Date: Wednesday, June 22, 2022, 2:00 – 2:45 PM ET
For the past 2 years, the presenters have been teaching an interactive course on “Responsible AI” to both law and data-science students in in the U.S., Europe and Israel. This course is designed to enable students from both disciplines to speak to each other in a similar “language,” despite different professional backgrounds. Creating a dialogue between the two disciplines will contribute to the development of responsible AI systems. The presenters will share their insights on how to teach responsible AI to students with diverse backgrounds.
Click Here to Watch the Webinar Replay
Jon M. Garon, J.D., Director of Intellectual Property, Cybersecurity and Technology Law Program and Professor of Law, Nova Southeastern University Shepard Broad College of Law
Jon M. Garon is Director of Intellectual Property, Cybersecurity and Technology Law Program and Professor of Law Nova Southeastern University Shepard Broad College of Law. Professor Garon is a nationally recognized authority on technology law and intellectual property, particularly copyright law, entertainment and information privacy. A Minnesota native, he received his bachelor’s degree from the University of Minnesota in 1985 and his juris doctor degree from Columbia University School of Law in 1988.
Garon served as Dean of the Shepard Broad College of Law from 2014-2020, focusing on projects that included new degrees for LL.M., M.S. in Law & Policy, and B.S. in Paralegal Studies; two new clinics – the Adults with Intellectual and Developmental Disabilities Law Clinic and the Sharon and Mitchell W. Berger Entrepreneur Law Clinic; and numerous new programs including the Legal Launchpad and Legal Incubator program, the Intellectual Property, Cybersecurity and Technology Law Program, and the Honors Program.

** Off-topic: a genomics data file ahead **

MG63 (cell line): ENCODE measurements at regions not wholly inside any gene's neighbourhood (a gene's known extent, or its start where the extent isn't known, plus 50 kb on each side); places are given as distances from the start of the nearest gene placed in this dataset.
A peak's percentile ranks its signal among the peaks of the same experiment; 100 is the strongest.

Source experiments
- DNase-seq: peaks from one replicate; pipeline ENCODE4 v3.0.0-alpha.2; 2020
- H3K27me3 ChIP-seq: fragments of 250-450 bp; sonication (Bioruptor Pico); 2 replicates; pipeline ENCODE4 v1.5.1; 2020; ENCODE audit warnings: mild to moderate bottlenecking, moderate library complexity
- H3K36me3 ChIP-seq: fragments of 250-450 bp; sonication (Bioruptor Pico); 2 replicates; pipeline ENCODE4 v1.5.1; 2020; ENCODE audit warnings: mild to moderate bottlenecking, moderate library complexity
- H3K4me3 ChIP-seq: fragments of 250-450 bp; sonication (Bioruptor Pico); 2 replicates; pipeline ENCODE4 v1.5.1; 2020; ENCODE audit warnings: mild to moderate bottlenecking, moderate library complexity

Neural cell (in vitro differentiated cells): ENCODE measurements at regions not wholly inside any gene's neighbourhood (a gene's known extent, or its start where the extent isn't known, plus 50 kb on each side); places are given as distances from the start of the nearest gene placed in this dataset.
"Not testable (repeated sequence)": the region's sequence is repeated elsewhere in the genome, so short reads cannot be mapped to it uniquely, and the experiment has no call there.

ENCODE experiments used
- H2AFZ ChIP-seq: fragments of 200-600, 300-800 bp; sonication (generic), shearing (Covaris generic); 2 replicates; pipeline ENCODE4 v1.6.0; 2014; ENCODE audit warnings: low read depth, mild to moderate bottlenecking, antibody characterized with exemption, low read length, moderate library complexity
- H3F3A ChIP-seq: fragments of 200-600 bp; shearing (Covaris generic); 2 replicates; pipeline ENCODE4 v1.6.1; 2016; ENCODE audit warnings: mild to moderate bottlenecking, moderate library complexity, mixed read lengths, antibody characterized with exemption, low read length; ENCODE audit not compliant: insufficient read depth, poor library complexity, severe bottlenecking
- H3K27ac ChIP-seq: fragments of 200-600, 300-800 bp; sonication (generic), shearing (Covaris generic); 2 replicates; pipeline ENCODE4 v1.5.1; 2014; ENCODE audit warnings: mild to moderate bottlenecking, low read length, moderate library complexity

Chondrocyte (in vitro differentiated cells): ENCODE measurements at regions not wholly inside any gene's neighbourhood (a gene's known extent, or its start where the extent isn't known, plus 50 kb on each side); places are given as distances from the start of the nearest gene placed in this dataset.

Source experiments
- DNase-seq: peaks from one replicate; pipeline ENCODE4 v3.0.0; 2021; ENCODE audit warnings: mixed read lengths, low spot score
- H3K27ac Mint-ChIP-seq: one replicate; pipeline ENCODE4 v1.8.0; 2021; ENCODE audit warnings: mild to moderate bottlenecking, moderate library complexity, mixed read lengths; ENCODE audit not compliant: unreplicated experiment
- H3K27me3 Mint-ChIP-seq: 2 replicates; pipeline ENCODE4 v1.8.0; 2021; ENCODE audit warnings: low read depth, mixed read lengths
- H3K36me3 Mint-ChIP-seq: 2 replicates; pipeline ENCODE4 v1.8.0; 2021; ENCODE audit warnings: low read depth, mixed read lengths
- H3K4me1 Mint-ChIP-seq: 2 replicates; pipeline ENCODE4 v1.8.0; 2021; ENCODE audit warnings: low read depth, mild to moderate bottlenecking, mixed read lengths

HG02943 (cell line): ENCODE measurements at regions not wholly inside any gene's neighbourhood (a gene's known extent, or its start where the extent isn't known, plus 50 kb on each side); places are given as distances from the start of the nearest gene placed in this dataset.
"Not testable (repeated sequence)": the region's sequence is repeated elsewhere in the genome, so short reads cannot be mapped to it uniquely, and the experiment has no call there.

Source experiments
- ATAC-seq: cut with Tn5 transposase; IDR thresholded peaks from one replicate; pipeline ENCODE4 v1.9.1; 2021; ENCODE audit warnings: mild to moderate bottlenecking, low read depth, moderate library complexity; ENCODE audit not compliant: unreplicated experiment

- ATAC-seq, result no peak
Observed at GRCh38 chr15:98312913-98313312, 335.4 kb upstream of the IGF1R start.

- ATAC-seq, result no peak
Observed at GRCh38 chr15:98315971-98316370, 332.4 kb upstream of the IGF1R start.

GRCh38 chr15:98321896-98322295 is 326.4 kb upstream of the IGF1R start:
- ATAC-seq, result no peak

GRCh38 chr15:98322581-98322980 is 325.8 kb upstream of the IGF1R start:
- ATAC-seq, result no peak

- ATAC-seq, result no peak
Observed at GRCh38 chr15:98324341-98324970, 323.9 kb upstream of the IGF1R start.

Prior to joining Nova Southeastern University in 2014, Garon was the inaugural director of the Northern Kentucky University Salmon P. Chase College of Law, Law + Informatics Institute from 2011-2014. The Law + Informatics Institute serves to integrate the specialized programming on technology and information systems as they apply across legal disciplines. A tenured member of the law faculty, Garon taught Information Privacy Law, Cyberspace Law, Copyright Law, Entertainment Law, and related courses.
Garon served as dean and professor of law at Hamline University School of Law in St. Paul, Minnesota. He was professor of law from 2003 to 2011, dean of the Law School from 2003 to 2008 and Interim Dean of the Graduate School of Management from 2005 to 2006. Before Hamline, Garon taught Entertainment Law and Copyright at Franklin Pierce Law Center in Concord, New Hampshire and Western State University College of Law in Orange County, California.
Among his numerous accomplishments, Garon has held key leadership positions as past chair of both the American Bar Association’s Law School Administration Committee, the Association of American Law Schools Section on Part-Time Legal Education, and the Online Education Committee of the Southeastern Association of Law Schools. His teaching and scholarship often focus on business innovation and structural change to media, education and content-based industries.